The Grande Roche Hotel is located at 1 Plantasie Street, Paarl.

#Viande #GrandeRoche #GRANDgranderoche

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The new spring menu at Tokara with Chef Carolize Coetzee

6 Sep

The beautiful Tokara Restaurant, Helshoogte, Stellenbosch. (Picture from tokara.co.za.)

 

Following a three-week stint at Cosme Restaurant in New York (ranked 23rd on the World’s 50 Best Restaurants 2019) under the watchful eye of superstar Chef Daniela Soto-Innes,  Tokara Restaurant Executive Chef Carolize Coetzee has found global inspiration for her new ingredient-driven spring menu.

Chef Carolize Coetzee with Chef Daniela Soto-Innes of Cosme in New York. Photo supplied.

 

I was invited to experience a taste of this new menu at a media luncheon a week ago, and had the pleasure of talking to Chef Carolize about her New York experience – a dream trip that was initiated because of her deep admiration for Chef Daniela Soto-Innes (at 28 years old, the youngest ever winner of Female Chef of the Year 2019). She was inspired by how Daniela manages to present traditional Mexican produce, heirloom recipes and ancient techniques in a refined and modern context.

Chef Carolize’s spring menu is filled with ingredients unique to the Simonsberg area of Stellenbosch, fresh produce growing in Tokara’s organic vegetable garden and playful flavour combinations. Fragrant Cape flavours such as nasturtium, kapokbos, renosterbos and sorrel are infused in classically prepared dishes alongside broad beans, asparagus and stone fruit.

Chef Carolize Coetzee joined us at the table, seated next to me. It was a joy to hear more about her New York adventure – a destination that I would love to visit.

 

For starters, I tried the oyster and ‘viskop’ broth with Chinese cabbage, peach & caviar, as well as the spinach, renosterbos and cured egg yolk. For mains, the smoked duck breast, parsnip, whisky
and hazelnut shitake was a feast of nutty & umami flavours. For dessert with a twist, the Spanish almond cake with hibiscus and lemon posset, hibiscus meringue, almond streusel and Spanish nougat ice-cream is utter indulgence and a combination of some of my favourite flavours all in one dish. Chef Carolize’s female touch shines through in her food, and this new spring menu is a celebration of delicate natural colours, clever textures and deep flavours.

“We often tend to shy away from finding inspiration in revisiting our own culinary history and rather try to imitate what’s going on elsewhere in the world. As Daniela and her mentor Enrique Olvera remained loyal in their pursuit of the essence of Mexican cookery, I’d like to remind our guests with each new menu of something they may have forgotten about our collective South African culinary memory.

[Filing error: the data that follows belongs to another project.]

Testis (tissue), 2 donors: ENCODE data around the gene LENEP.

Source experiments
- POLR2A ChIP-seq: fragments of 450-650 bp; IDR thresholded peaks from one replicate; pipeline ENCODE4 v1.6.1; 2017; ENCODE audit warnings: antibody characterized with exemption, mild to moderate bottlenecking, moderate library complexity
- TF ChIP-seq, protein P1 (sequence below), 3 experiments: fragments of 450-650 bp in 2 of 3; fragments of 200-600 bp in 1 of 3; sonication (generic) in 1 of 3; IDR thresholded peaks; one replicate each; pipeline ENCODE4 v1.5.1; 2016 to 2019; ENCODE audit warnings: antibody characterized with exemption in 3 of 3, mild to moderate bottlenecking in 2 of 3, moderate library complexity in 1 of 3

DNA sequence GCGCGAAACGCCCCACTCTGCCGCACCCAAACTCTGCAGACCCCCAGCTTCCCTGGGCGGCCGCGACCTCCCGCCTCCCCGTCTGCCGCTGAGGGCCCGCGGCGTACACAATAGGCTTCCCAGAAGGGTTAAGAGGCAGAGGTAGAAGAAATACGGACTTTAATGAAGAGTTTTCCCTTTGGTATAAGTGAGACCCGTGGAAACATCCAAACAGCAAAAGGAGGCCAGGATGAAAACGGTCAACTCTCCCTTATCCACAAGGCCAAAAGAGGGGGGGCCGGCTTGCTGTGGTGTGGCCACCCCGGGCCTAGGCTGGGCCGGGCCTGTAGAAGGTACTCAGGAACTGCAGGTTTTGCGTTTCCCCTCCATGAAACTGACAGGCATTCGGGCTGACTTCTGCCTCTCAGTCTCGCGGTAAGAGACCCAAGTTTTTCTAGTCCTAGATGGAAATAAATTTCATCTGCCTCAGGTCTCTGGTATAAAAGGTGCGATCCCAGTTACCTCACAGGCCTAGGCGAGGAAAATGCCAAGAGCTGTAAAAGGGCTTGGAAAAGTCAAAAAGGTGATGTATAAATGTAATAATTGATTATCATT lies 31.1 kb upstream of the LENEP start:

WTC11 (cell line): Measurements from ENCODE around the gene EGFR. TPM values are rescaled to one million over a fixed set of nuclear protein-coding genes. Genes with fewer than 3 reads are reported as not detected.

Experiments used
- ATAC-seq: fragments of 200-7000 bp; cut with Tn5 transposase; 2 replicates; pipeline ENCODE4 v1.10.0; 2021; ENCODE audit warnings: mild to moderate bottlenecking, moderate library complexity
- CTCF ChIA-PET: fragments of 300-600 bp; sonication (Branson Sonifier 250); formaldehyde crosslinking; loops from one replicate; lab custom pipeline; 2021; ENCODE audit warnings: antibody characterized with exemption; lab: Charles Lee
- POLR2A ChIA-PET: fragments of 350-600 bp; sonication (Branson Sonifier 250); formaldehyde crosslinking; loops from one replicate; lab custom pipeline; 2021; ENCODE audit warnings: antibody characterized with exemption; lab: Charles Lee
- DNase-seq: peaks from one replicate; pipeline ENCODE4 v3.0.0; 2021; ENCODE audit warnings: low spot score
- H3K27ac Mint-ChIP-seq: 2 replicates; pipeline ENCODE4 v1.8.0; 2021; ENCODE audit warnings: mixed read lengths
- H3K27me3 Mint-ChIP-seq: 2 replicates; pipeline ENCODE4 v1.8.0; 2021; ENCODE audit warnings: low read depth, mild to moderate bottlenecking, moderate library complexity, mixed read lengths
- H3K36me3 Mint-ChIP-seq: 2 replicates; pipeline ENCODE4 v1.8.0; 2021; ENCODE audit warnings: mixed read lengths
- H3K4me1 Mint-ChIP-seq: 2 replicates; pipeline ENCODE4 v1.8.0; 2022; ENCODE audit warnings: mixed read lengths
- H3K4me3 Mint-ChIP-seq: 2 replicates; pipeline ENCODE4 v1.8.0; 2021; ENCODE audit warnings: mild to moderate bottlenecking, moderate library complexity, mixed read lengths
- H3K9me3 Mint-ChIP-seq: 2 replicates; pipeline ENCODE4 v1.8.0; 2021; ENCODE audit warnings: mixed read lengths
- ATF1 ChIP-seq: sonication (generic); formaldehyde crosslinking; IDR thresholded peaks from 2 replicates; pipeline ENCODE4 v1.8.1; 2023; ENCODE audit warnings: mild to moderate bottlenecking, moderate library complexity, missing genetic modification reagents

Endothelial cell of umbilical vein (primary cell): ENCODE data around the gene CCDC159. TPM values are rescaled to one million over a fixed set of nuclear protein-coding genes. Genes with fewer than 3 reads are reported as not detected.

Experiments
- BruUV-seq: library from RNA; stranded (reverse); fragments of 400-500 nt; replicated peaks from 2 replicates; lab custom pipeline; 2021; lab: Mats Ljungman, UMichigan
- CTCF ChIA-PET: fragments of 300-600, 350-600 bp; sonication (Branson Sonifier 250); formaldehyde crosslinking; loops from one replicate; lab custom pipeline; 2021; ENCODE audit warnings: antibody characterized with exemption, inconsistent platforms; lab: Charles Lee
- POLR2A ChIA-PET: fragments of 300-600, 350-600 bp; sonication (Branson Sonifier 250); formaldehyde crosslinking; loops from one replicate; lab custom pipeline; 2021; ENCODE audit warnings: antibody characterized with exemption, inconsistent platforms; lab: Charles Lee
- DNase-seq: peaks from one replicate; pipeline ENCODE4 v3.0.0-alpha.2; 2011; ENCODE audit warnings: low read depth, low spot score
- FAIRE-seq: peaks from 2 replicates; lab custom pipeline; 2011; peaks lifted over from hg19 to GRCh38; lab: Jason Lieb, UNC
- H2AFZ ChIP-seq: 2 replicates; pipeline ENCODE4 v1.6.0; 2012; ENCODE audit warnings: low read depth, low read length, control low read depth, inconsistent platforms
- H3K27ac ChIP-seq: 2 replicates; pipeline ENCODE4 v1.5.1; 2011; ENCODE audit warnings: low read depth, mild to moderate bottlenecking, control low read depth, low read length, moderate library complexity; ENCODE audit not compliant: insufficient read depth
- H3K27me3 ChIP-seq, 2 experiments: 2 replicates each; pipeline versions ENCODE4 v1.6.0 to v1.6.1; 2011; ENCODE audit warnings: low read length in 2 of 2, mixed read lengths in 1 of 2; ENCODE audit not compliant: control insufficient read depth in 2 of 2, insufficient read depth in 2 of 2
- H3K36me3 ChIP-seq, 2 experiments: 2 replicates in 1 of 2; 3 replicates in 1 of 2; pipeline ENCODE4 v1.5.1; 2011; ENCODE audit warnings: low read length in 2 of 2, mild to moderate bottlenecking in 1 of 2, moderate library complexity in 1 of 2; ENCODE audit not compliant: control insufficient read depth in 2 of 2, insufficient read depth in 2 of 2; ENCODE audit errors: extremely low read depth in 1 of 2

My aim is for my food to have a real sense of place and that our guests should leave with an indelible impression of our restaurant at the foot of the Simonsberg Mountain. That impression should not only concern the food, wine, views and architecture, but the joy and enthusiasm of all the people cooking, serving and cleaning behind the scenes,” says Chef Carolize.

She was particularly inspired by the family-style kitchen culture at Cosme. “Chef Daniela has a real connection with her staff from diverse backgrounds and a multitude of different countries. Every morning she takes the time to personally check in with each and every member of her team, asking about their well being and the well being of their families. To her, family is everything. The Cosme culture has changed the way in which I see the industry. You can create your own ‘vibe’ and culture within a kitchen with joy and respect right at the core,” says Chef Carolize.

With both chefs being 28 years old, Chef Carolize resonated deeply with Chef Daniela’s connection to her heritage, family recipes, and generations of woman cooking together in the kitchen. These food memories are also at the heart of Chef Carolize’s cooking. Take a look at my lunch experience in pictures:

Garden vegetables, vetkoek & dips to start with.

 

Tokara’s incredible wines complemented Chef Carolize’s menu in every way.

 

Oyster and ‘viskop’ broth with Chinese cabbage, peach & caviar.

 

Spinach, renosterbos and cured egg yolk.

 

My favourite wine of the day, Tokara’ Director’s Reserve 2015 – a premium white blend.

 

Smoked duck breast, parsnip, whisky, hazelnut & shitake.

 

Spanish almond cake with hibiscus and lemon posset, hibiscus meringue, almond streusel and Spanish nougat ice-cream.

 

Delicious petit fours to end with.

 

Tokara Restaurant & Olive Estate is a landmark destination in the Stellenbosch Winelands framed by
spectacular views and contemporary art.

Tokara Restaurant is open for lunch from Tuesday to Sunday (Monday to Sunday from 7
October) and for dinner from Tuesday to Saturday. Chef Carolize’s signature six-course dinner
menu runs from Wednesday, 4 September, with her new a la carte menu from Wednesday, 18
September.

For reservations call Tel: 021 885 2550, e-mail reservations@tokara.com or
visit www.tokararestaurant.co.za